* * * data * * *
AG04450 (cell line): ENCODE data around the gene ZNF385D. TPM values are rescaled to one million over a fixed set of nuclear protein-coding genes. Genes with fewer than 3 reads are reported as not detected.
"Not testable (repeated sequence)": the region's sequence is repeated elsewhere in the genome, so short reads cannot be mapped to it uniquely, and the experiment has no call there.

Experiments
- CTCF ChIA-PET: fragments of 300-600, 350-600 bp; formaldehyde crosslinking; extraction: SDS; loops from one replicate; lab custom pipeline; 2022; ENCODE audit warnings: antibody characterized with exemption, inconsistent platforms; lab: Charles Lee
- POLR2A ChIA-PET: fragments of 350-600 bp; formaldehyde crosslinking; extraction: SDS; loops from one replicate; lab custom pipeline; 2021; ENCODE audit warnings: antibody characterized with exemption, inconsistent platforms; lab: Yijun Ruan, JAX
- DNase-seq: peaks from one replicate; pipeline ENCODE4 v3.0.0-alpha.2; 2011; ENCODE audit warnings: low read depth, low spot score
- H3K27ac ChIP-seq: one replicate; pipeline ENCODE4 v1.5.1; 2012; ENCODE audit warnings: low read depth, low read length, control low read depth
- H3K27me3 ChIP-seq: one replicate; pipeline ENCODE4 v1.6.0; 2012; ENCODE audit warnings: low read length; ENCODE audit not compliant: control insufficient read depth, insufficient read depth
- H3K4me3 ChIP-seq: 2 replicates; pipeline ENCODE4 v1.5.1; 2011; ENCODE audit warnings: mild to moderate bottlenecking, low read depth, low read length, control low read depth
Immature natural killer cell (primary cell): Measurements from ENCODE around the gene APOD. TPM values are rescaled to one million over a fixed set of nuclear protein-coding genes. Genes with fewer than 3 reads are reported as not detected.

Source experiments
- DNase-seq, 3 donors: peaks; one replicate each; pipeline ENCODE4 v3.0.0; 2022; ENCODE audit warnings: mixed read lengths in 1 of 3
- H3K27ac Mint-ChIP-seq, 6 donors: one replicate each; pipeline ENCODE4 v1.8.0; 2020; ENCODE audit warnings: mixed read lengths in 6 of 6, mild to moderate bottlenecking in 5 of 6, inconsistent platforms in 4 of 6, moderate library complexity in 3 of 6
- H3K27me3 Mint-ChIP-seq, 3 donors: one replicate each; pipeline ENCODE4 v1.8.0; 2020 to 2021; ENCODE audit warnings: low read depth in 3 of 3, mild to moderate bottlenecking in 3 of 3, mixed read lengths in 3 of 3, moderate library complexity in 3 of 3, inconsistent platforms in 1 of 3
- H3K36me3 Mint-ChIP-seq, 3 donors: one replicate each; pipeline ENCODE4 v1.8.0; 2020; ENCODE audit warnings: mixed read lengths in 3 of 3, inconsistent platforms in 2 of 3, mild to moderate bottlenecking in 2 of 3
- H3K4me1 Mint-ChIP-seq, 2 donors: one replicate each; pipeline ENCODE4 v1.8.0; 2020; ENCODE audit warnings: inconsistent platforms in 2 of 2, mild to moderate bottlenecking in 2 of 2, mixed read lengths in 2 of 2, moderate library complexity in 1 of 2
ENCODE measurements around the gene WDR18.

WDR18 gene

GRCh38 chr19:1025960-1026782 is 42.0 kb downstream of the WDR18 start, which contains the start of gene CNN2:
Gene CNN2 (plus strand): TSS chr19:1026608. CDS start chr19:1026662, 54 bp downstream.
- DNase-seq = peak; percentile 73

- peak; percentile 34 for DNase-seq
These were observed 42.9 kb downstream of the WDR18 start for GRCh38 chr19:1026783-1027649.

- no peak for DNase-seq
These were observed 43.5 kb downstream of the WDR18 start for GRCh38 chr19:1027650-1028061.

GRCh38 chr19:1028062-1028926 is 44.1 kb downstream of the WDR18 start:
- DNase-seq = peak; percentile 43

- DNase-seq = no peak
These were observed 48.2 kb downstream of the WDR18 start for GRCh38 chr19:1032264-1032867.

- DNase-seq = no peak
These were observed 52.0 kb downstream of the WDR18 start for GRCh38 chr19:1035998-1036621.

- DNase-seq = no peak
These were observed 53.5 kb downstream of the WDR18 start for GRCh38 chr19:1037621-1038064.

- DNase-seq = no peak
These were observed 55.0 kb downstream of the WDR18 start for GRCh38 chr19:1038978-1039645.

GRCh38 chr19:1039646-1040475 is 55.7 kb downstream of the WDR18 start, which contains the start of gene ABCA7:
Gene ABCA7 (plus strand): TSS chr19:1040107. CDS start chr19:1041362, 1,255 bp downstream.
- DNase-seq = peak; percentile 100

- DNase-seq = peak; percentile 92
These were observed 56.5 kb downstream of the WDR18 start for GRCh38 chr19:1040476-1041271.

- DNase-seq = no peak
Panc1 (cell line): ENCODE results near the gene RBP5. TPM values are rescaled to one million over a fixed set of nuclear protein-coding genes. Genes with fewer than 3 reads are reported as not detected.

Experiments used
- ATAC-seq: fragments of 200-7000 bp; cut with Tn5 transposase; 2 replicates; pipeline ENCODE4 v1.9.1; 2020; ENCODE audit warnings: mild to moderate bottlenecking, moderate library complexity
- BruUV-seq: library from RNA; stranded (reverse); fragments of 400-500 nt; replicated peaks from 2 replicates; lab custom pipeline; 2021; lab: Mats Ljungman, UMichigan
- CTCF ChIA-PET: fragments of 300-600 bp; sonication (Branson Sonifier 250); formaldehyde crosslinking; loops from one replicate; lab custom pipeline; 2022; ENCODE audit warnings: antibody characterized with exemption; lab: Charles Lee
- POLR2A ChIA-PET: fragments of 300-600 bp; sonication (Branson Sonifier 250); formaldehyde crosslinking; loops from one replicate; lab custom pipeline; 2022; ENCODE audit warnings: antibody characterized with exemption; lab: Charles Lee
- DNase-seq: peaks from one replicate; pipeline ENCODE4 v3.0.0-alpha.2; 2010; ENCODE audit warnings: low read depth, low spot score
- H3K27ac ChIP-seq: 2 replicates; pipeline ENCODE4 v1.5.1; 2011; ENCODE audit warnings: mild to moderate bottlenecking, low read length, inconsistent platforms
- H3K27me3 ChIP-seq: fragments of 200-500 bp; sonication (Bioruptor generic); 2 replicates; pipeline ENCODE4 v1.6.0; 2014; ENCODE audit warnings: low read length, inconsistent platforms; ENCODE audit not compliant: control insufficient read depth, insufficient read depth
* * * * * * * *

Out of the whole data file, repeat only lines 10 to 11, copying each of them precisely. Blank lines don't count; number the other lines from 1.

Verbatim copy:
Immature natural killer cell (primary cell): Measurements from ENCODE around the gene APOD. TPM values are rescaled to one million over a fixed set of nuclear protein-coding genes. Genes with fewer than 3 reads are reported as not detected.

Source experiments